Tag Archives: Chrysler Museum

Sunday AfterWords: The Illuminated Page

During these final days of Advent, I continue to make a part of my prayer the collection of icons at the Chrysler Museum. Today I spent time pondering the Mother of God and her relationship to the mystery of the Nativity.

Ivory from the Chrysler Museum in Norfolk, Virginia.

Ivory from the Chrysler Museum in Norfolk, Virginia.

After all Mary is an important dimension of our Advent spirituality. In fact the Proper appointed for this Sunday Mass and the Gospel of the Visitation point to the Virgin Mother.

Skies let the just one come forth like the dew, let him descend from the clouds like the rain. The earth will open up and give birth to our Savior.

The Chrysler museum has a beautiful manuscript illumination of the Liturgy of the hours.

Liturgy of the Hours, manuscript in the Chrysler Museum, Norfolk, Virginia

Liturgy of the Hours, manuscript in the Chrysler Museum, Norfolk, Virginia

In the museum of the San Marco monastery in Florence are beautiful manuscripts. These manuscript illuminations radiate the beauty of the Annunciation as well as the coming solemnities of the Nativity and Epiphany.

Manuscripts-043310

I spent some time caught up in the beauty of the illuminated pages. Just as icons radiate a light from within so too for me the illuminated page manifests an interior radiance that reminds me of the “O” Antiphon:

Radiant dawn splendor of eternal light, Sun of Justice,
Come and shine on those who dwell in darkness and in the shadow of death.

This is a fascinating short video from the Getty Museum on how illuminated manuscripts are made.

Finally, here is a lovely medieval setting of the Ave Maria. This chant can move our hearts to honor the Virgin Mother of God who gave birth to the Savior of the race.

Sunday Afterwords: Reading an Icon

Gaudete in Domino semper: iterum dico, gaudete. Modestia vestra nota sit omnibus hominibus: Dominus enim prope est. Nihil solliciti sitis: sed in omni oratione petitiones vestræ innotescant apud Deum. Benedixisti Domine terram tuam: avertisti captivitatem Jacob.

Rejoice in the Lord always; again I say, rejoice. Let your forbearance be known to all, for the Lord is near at hand; have no anxiety about anything, but in all things, by prayer and supplication, with thanksgiving, let your requests be known to God. Lord, you have blessed your land; you have turned away the captivity of Jacob. ~Philippians 4:4–6; Psalm 85 (84):1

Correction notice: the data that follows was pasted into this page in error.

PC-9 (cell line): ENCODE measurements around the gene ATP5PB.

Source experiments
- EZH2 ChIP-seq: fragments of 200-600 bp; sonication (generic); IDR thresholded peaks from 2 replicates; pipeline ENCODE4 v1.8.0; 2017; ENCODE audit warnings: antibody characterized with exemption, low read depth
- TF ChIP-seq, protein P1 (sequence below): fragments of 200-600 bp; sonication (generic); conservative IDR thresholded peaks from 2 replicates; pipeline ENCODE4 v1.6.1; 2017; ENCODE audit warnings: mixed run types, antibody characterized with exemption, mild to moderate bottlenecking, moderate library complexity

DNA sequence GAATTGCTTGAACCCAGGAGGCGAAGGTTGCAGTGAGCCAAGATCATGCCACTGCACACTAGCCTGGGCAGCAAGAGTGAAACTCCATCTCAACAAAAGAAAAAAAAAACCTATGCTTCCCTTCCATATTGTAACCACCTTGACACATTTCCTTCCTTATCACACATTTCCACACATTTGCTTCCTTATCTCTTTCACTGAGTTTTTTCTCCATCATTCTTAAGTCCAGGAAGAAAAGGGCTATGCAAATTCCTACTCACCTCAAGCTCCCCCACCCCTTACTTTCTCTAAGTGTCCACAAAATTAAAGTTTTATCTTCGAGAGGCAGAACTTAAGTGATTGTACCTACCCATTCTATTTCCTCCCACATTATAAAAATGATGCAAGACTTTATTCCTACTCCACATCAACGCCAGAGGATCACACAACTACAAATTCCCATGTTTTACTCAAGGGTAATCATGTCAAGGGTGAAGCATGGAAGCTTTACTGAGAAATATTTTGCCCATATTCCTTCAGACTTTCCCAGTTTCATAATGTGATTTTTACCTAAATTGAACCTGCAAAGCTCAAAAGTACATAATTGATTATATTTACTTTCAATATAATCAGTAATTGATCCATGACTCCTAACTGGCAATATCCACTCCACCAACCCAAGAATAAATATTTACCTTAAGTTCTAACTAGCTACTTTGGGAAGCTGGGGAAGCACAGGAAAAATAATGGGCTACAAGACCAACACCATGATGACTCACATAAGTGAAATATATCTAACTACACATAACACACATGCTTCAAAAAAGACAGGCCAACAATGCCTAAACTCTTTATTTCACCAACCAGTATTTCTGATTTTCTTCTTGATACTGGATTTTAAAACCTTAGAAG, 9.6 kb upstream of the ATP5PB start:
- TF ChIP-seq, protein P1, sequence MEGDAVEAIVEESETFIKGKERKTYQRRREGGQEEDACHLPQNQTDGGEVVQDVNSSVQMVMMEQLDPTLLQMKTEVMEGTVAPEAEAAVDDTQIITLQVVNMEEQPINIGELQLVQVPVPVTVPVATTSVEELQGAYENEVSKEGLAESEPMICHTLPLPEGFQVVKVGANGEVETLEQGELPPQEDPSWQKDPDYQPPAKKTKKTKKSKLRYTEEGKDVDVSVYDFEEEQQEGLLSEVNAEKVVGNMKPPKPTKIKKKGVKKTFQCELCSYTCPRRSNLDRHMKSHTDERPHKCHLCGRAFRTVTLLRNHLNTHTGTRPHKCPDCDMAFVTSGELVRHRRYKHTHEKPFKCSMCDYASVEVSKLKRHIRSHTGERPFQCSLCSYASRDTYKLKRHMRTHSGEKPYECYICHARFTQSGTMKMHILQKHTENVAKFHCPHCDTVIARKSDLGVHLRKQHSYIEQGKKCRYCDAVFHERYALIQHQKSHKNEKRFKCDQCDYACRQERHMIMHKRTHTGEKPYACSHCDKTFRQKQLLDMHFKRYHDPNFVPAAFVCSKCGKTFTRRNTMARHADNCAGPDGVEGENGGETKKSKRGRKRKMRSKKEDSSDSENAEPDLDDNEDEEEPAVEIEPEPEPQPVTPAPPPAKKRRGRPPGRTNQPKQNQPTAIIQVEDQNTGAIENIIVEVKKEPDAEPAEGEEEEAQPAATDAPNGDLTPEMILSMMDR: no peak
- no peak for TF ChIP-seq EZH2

The Chrysler museum has a very beautiful exposition of icons from the British Museum and the Museum of Russian icons in Massachusetts.

On Gaudete Sunday we mark the halfway point of our journey through the Advent season in preparation for the celebration of the Solemnity of the Nativity of our Lord. During these final days of preparation we can experience this exhibit as an oasis of tranquility and peace in the midst of all the busyness that often distracts us from what is most important, that is, our life in Christ.

When you enter the exhibition let an icon draw you into its gaze. Take a few moments and be attentive to the details. An icon can draw you into contemplation of the beauty of the Christian mystery. Take time to notice details that can stretch our religious imagination. There is a way of reading an icon, that, more than looking at art, draws one to contemplate the beauty of heaven, which is our human destiny. An icon can draw you into the mystery of the divine presence of God. This short video will help you read several icons and thus make your visit spiritually enriching.

Also remember the upcoming presentation at the Chrysler, Sound of the Saints.

Sunday Afterwords: Saints and Dragons

Icon of John the Baptist. This Byzantine icon, which dates to about 1300 A.D., is currently at the Chrysler Museum of Art.

Icon of John the Baptist. This Byzantine icon, which dates to about 1300 A.D., is currently at the Chrysler Museum of Art.

When we walk into the icon exhibit at the Chrysler museum we are greeted with the words of Saint John of Damascus: “Visible things are images of invisible and intangible things, on which they throw a faint light.”

Who was Saint John of Damascus? This Doctor of the Church wrote treatises on the veneration of the icons against the iconoclastic Byzantine emperor. The Seventh Ecumenical Council, held in 787, upheld the teaching espoused by Saint John in these words, “Icons are to be kept in churches and honored with the same relative veneration as is shown to other material symbols, such as the precious and life-giving cross and the book of the Gospels”.

When we first walk into the exhibit we encounter art that is Christian art but in a form that is unfamiliar to many Western Christians. However, icons are a part of the fulness of the patrimony of the Christian faith whose art embraces both the Orthodox east and the Latin west. This video will give you some insight into what an icon is and how it functions in the liturgy. Icons have a part in revealing the truth of the Christian mystery, within the Liturgy of the eastern church.

On December 19 from 1 to 3 pm, in the Kaufman Theater in the Chrysler Museum, there will be an event: “Sound of the Saints: Celebrate St. Nicholas and the holiday season with an enlightening Saints and Dragons presentation and a special choral performance. The Rev. George Bessinas of Annunciation Greek Orthodox Cathedral presents an illustrated talk about Orthodox traditions involving icons. Following his presentation will be a musical performance, in English and in Greek, from the cathedral’s chanters, choir, and youth choir.”

As Christmas approaches, a visit to this exhibit would be a wonderful way to prepare spiritually for the celebration of the Nativity of the Lord.